But before we open upon this, let us offer one word to a class of teachers whom we have purposely avoided in our former papers on this subject. There are many working in our broad state for the means of obtaining that of which poverty, hitherto, has prevertel the enjoyment-a complete mindculture, so far as the schools can give it. There is inany a maiden working

in the wayside school-house for little reward, who purposes from her savings to collect enough for a course at the Normal Halls, that then she may go forth on her life-mission of doing good, prepared for its duties as an intelligent, noble-hearted woman. We honor all of them; and on these Teacher pages would bid them “God speed.” May the change from the lowest rank

- at one dollar per week and board around - to the highest, at $800 per annum, which we believe is near the limit for female teachers, be speedy ; for we need them, disciplined by just such toil, to help us along.

There is many a youth, too, struggling on in doubt and in darkness, with a firm resolve to become a man, equal in scholarship to the best in the land. We would grasp the brave hands and acknowledge even the brave hearts of such teachers, laboring with Christ-like ardor for their charge, and striving daily to become more full of the power for effecting good in the world, either as teachers of youth or teachers of men. We need not tell them to save their dimes, for amid the scorn and reproach of the present they can see in the misty future a time when these shall be changed to words of trust and confidence. All honor, we say, to the youth or maiden, thus working in our profession, and developing in themselves and in others that noble thing which men call character, Gentle words come not often to them now, but they shall come hereafter.

And now, why don't teachers as a class, succeed in laying up a little money, or how can they do it? That's the question before us, interesting to all, unprofitable to none.

1. Teachers change their places too often. If a storm is imagined in the distance, they are ready to run before it, as if they could find a place where no storms shall come. Brother pedagogue, you can't do that in this world; and this world is where your services are more peculiarty needed just now. If your place is a “hard” one, so much the more need exists of a true-hearted, resolute man to make it easy. If your salary is small, make yourself a necessity to the place, and it will be made larger. Teachers should never despair, while one supporter remains firm. Storms do not last forever, and there is glory in overcoming all the obstacles of ignorance and superstition, rather than in turning from the way dismayed, downcast, cowardly. Heed Carlyle's rough words: “Who is he that says there is a lion in the way ? Sluggard! thou must slay the lion then; the way has to be traveled.”

Besides, is a small salary won't sustain life, how will it be with none at all? We believe that teachers are more likely to be called to good posts from poor ones, than from idleness. Trustees, have found it better to get those who have a heart which compels them to work, rather than those haping hearts indifferent to labor. Above all, we think that too many teachers keep poor by just working long enough in a place to obtain enough funds for carrying themselves away, and then spend that little amount in finding another spot for another toiling hour. We appeal to the experience of balf the teachers who read these pages to sustain this position. One great remedy then is stick to your work. The tradesman must do it for success; the lawyer must do it; the physician must do it; the farmer, the clergyman,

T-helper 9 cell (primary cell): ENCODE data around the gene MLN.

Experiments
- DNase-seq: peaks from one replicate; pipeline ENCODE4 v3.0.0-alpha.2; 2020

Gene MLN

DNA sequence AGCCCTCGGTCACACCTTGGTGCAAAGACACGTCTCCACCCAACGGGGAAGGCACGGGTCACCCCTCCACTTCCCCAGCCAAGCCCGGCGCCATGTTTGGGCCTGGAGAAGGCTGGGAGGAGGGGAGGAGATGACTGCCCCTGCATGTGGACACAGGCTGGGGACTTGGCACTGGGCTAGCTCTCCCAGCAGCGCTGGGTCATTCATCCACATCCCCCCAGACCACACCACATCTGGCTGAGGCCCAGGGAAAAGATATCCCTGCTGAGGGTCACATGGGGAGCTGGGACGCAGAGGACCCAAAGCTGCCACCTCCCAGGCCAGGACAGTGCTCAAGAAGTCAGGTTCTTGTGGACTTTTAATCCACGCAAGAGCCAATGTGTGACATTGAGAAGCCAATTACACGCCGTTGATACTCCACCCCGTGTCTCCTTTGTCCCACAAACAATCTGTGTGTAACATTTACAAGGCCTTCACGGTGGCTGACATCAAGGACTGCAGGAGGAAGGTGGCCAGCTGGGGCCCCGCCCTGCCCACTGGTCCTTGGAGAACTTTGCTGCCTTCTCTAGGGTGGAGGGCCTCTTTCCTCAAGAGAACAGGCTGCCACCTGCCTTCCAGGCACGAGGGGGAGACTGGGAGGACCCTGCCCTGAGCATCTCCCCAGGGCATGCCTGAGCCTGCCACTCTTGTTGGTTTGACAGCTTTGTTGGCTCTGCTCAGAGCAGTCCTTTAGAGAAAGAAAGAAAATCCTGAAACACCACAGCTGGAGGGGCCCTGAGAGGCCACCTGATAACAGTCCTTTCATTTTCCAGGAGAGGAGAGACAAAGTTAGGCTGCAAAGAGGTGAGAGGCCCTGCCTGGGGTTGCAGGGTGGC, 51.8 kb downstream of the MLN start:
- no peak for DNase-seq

the teacher-all must stick to their work in order to succeed in making a living, and in saving for the coming years.

- 2. Teachers are too fond of trareling. We know that the breadth of vision which traveling secures is eminently desirable for those whose very profession is apt to make small things appear great, and we would join most heartily in securing such a gum as would satisfy the desire of the cye for seeing, and of the car for hearing. But as things are in onr times it is im-" practicable. Is it not true, as we have charged, that teachers like traveling too well for their pockel's interest? Do we not always hear the question as soon as vacation begins, “Where are you going this vacation ?” But railroads are not saving banks, except for stockholders; and first class hotels--' professional teachers will use no others are expensive not only to their proprietors for tho mirrors and the furnishings, but to the guests for the enjoyment thercof. If teachers kould make money they imut be keepers' at home. They inust belice in Chicago, ar, the prairies; they must exercise more faith in the Geography ani in Bayard Taylor's travels. Young teachers must remember that the fifty dollars of a vacation trip, if jut at interest will be fifty dollars still, but if invested in railrou! ticket vill cease to be their own forever. It is hard to cut off this great joy of traveling, but it must be cut off for the firmt for years of life, if the last would be made comfortable from the teacher's stipend.'

3. Acoid all accounts at dry goods or at book storce. If you must have them, cast them up every week, to be certain they are not growing tro rapidly. We suppose that most teachers will call that parsimony which Dr. Franklin would call economy; but it may be remembered that Dr. Franklin made money and teachers dlou't. Spoking of books--the question occurs as to the library of the teache: Tresaspect that our profi sional brethren are not usually, as a class, quite selet encugh in their books. It is so pleasant at the close of a hard day's work to take some light book and content one's self with its prettily turned phrases, instead of turning to scine of the world's master spirits, whese thoughts in rough garb demand an opport. of the weary mind. Yet, because we behere that teacher is useless, who has ceased himself to grow in mental strength, we would list op our voice against the cessation of toil when school hours are past. The teacher's library need not for the first five years gros, fust, but it should grow well. A few dollars rightly expended will secure many great thonghts, and thus the inind and the pocket become “harmoniously developed." Our modern wiseacres will pardon the desecration of their favorite phrase, but it expresses an idea in this connection worthy of their attention,

In conclusion, let us say, if teachers can not be economical withont being miserly, they ought to prefer remaining in poverty. A stingy old schoolmaster is the meanest object in Christendom, as a provident, broad-souled, heaven-working schoolmaster is one of the noblost; but the thought of tho great Dr. Arnold—that bir-hearted teacher and carnest man--is not an unnatural one: “Depend upon it, the comfort of an income already secured is great, when a man fcels at all narcll." VOL. 11.